Dr Ian George on Procurement Transformation – All One Team

Continuing the theme of Procurement Transformation, we’re delighted to feature the next in the series from Dr Ian George, a senior partner and practising consultant at Agile Partners. In this post he looks at teamwork. 

Taking an organisational perspective always tends to highlight the need to manage the interdependencies between various stakeholder groups. Although this approach is generally accepted as a principle of good practice, its implementation is still far more ambiguous. The strong emphasis on short-term operational problems and the ongoing love affair with departments and organisation charts tends to galvanise discrete areas of the business into action, often reinforcing the disaggregated approach that a functional perspective creates. HR’s desire to classify individuals and highlight difference is compounded by Finance’s preoccupation with budgets and the resulting competition within the organisation for scarce resources. Surely every enterprise should be fighting its external competition, not itself?

To make the shift toward a team-based approach requires a fundamental shift in the strategy used for resolving performance issues. Although problems often need to be resolved quickly, emphasising strategic benefits as the primary driver can have the effect of creating convergent, rather than divergent, solutions to the task at hand. This enables the development of team working by creating mutually aligned imperatives. When people understand how problems are only ever robustly solved by addressing their root-cause, visualising the relationships they have with each other and the impact this can have becomes a powerful force for transformational improvement.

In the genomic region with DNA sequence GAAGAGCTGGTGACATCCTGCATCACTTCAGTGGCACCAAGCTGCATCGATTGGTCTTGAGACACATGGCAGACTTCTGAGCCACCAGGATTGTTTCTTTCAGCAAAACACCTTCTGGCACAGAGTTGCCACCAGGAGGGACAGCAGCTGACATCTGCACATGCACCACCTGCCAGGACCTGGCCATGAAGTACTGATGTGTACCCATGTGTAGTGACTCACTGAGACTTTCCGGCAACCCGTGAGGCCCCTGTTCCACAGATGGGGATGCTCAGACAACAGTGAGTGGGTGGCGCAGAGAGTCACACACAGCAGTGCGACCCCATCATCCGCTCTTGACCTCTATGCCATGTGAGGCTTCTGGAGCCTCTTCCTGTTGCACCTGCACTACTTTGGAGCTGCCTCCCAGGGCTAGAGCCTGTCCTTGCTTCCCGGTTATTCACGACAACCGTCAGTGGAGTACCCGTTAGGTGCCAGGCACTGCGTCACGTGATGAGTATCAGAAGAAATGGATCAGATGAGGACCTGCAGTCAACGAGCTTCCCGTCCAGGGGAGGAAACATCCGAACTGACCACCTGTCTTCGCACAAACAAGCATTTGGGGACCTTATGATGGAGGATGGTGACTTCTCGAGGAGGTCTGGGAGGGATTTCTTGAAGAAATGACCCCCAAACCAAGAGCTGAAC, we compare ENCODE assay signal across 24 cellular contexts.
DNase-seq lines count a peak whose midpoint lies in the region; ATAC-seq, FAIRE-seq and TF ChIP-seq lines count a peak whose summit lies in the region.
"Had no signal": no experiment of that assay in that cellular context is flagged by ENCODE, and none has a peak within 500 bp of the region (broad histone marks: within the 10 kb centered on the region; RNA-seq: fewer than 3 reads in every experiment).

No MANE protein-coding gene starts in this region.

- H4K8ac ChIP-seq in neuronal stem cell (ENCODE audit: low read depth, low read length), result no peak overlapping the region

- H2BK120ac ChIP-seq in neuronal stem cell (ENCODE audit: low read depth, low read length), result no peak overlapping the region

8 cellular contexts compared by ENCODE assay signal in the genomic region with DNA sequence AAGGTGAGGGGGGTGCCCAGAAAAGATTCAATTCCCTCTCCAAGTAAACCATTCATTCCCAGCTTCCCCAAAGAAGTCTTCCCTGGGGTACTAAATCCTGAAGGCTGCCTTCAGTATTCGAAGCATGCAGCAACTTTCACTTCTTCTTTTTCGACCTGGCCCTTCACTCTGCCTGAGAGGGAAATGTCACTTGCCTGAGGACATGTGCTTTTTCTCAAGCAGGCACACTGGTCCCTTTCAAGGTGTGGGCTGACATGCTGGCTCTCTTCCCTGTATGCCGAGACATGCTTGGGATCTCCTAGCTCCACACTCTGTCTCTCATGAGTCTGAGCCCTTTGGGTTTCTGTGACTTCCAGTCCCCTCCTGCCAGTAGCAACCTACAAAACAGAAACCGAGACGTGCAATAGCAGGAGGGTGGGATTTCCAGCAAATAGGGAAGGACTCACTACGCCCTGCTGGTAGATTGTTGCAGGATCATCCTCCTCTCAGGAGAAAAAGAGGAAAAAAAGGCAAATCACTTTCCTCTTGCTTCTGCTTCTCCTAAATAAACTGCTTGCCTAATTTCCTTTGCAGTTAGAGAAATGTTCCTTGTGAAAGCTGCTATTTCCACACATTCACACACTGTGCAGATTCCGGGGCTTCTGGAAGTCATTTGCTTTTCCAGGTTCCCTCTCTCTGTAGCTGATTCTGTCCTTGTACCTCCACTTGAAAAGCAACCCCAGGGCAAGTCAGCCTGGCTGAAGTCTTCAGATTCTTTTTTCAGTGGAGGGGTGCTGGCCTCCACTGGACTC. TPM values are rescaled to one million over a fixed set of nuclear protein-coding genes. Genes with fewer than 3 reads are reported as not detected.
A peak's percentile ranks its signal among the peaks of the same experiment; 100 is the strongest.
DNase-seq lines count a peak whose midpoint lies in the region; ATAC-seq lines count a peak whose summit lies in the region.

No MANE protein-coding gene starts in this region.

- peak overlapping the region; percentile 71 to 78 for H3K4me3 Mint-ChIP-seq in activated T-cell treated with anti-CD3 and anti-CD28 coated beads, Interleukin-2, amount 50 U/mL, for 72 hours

By building this into organisational strategy, the effect of pursuing aligned functional objectives can be to bring functional groups together and combine their competency sets. It may even be possible to develop this concept further by deliberately trying to blur external boundaries resulting in networks of customers and suppliers that work together. Value that flows across enterprises? Now there’s a thought.

This enlargement of the concept of team working raised the significant issue of who should lead the team. Tradition dictated that it should be the strongest ‘customer’ based organisation, but logic and the systems view promotes the concept of leadership being based on dominant (relevant) core competencies. This implies that the leadership role migrates between organisations as the nature of each initiative dictates and progresses. Heard it all before? Then why is it so rare for people to trust each other and work together as a group of adults with a common purpose?

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